This deferred gift to CSUSB made through a donor’s estate plan has allowed Elly and the Pfau family to create a lasting legacy while strengthening the university’s ability to shape the lives of future generations.

“I hope this gift allows those who are serious students to get a great education and start life in a good position to go forward,” Pfau said.

Grant Aims to Remove Barriers to Success

California State University San Marcos received a $350,000 grant funded by College Futures Foundation in partnership with the James Irvine Foundation to support seven CSU campuses in developing a plan to remove barriers for transfer students. CSU campuses joining San Marcos are Bakersfield, Dominguez Hills, East Bay, Los Angeles, Northridge and Pomona.

The program will focus on students who are underrepresented minorities, first-generation and eligible for Pell Grants—the community college students at the highest risk of not transferring and completing their four-year degrees. According to 2020 data from the Public Policy Institute of California, only 19% of California community college students who intend to transfer do so within four years, and 28% percent do within six years.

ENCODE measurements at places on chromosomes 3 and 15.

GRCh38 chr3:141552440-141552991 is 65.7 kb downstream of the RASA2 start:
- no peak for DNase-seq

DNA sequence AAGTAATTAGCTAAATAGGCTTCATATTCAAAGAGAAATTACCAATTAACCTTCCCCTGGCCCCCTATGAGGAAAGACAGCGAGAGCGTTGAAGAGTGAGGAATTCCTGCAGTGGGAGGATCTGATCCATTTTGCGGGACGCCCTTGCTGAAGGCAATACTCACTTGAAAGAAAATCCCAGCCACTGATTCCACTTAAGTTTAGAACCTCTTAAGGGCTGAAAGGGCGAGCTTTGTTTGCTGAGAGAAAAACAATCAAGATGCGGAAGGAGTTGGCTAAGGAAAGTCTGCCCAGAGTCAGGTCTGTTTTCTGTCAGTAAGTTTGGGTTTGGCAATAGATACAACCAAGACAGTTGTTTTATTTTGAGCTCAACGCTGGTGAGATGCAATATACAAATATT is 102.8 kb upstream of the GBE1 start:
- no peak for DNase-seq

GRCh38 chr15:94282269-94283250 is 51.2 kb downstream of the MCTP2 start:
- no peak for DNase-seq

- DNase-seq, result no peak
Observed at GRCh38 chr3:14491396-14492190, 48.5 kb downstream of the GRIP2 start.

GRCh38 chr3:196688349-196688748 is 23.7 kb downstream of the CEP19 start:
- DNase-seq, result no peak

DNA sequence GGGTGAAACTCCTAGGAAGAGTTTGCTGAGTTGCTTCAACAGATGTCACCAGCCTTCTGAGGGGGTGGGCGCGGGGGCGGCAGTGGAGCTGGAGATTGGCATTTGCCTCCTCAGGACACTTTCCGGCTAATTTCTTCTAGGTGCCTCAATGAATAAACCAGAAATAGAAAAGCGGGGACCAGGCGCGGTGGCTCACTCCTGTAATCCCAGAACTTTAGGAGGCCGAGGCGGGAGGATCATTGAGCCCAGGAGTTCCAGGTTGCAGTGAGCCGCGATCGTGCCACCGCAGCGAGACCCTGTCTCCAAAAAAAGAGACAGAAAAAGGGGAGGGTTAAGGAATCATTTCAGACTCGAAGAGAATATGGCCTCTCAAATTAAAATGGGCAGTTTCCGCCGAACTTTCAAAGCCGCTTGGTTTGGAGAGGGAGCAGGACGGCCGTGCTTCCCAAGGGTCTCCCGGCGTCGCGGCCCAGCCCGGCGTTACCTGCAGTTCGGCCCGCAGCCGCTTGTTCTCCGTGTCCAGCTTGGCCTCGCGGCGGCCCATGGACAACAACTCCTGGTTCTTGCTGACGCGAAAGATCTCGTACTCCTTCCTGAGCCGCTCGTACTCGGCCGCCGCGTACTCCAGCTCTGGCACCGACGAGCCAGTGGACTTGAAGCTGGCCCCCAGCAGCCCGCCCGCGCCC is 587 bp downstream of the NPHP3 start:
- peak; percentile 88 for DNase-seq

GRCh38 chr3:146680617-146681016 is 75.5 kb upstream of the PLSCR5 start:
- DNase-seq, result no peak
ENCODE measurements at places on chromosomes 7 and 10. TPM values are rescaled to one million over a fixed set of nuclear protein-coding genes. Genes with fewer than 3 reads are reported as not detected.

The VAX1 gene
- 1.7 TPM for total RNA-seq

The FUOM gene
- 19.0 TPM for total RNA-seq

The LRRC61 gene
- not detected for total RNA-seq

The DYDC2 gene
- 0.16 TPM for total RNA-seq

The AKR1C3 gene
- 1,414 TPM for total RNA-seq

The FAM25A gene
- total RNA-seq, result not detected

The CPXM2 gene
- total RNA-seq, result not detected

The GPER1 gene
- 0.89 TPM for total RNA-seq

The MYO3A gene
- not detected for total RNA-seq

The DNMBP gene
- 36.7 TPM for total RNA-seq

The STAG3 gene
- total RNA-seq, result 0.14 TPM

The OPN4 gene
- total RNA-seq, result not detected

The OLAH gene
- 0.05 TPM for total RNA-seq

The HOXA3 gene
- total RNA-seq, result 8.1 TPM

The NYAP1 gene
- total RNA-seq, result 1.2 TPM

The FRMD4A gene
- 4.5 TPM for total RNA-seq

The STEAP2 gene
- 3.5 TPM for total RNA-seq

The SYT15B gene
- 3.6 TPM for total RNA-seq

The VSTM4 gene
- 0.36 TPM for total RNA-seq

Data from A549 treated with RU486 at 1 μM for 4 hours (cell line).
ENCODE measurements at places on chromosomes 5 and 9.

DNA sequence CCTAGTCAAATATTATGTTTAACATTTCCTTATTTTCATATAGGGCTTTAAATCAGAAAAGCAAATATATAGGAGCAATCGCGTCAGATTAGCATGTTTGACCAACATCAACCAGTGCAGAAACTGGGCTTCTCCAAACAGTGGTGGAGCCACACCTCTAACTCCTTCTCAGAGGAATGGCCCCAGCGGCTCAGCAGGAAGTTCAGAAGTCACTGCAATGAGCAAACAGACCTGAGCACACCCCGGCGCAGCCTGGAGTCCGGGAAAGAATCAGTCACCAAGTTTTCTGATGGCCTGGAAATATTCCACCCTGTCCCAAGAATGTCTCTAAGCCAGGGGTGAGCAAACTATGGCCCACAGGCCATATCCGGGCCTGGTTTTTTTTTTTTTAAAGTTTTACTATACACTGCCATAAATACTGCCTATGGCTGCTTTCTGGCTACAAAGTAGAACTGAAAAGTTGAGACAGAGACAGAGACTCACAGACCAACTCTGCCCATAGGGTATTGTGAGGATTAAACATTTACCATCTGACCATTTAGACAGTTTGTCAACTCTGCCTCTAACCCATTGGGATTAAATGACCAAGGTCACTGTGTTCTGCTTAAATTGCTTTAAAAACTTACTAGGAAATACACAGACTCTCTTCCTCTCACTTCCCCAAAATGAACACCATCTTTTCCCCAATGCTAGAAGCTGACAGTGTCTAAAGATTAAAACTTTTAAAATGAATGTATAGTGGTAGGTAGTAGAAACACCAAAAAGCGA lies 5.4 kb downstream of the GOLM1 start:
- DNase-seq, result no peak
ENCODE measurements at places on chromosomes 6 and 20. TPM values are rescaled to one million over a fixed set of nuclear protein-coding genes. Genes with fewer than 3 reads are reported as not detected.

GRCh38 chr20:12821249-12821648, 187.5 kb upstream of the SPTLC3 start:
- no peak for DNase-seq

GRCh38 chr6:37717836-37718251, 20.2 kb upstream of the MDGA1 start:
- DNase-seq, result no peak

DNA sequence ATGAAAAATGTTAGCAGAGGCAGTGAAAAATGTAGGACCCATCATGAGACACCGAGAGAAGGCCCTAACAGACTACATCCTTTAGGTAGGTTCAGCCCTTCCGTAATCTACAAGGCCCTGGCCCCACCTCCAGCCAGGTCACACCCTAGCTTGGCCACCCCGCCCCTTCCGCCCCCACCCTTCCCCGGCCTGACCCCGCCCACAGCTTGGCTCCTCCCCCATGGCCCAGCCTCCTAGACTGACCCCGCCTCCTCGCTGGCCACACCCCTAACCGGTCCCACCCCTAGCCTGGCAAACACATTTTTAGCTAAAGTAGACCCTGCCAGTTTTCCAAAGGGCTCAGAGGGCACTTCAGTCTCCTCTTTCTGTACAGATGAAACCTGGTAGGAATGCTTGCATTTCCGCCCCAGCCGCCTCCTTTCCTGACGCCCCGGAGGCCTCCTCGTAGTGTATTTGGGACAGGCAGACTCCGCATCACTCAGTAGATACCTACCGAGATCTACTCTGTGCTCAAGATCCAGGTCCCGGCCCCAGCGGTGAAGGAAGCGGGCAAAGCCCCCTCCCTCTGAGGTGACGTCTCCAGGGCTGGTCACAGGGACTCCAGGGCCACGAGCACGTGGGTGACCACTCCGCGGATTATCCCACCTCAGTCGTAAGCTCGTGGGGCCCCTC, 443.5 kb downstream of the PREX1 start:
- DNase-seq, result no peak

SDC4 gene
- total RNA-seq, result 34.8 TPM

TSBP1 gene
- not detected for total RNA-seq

“We determined that our campuses would be more intentional and strategic by working together to better support first-generation, low-income and underserved students,” said Dawn M. Formo, dean of the Office of Undergraduate Studies. “The pathway that will result from this collaboration has the potential to become a systemwide, if not national, model.”

Alumnus Delivers on 56-year Promise

In 1967, Harry Edwards—now a San José State University alumnus, University of California Berkeley professor emeritus and renowned sports sociologist—cofounded the United Black Students for Action at San José State and organized a student boycott of the September football game against Texas Western University until the university responded to their demands.

Then-California Governor Ronald Reagan threatened to deploy the National Guard to ensure that the game was not disrupted, which, in turn, inspired a band of Hells Angels motorcyclists to join the charge while Black student groups across California rallied. To avoid potential violence, then-SJSU President Robert Clark canceled the game, which forced SJSU to pay $39,000 in forfeiture fees.

“I promised President Clark that I would pay every cent of that $39,000 back to San José State with interest, and that I’d do so consistent with our efforts to make the university more nondiscriminatory,” Edwards said. To date, the Spartan has donated and facilitated gifts that total more than $100,000. Edwards also established the Dr. Harry Edwards Collection Endowment that funds a showcase of historic memorabilia in the Dr. Harry Edwards Collection at the King Library on the San José State campus, as well as a 10-year commitment to sponsor a $1,000 Harry Edwards Social Activism Award for athlete-activists in SJSU’s Athletics Department.

He plans to make further contributions. Edwards sees his gifts to the library and athletics as a continuation of the promise he made with Clark years before.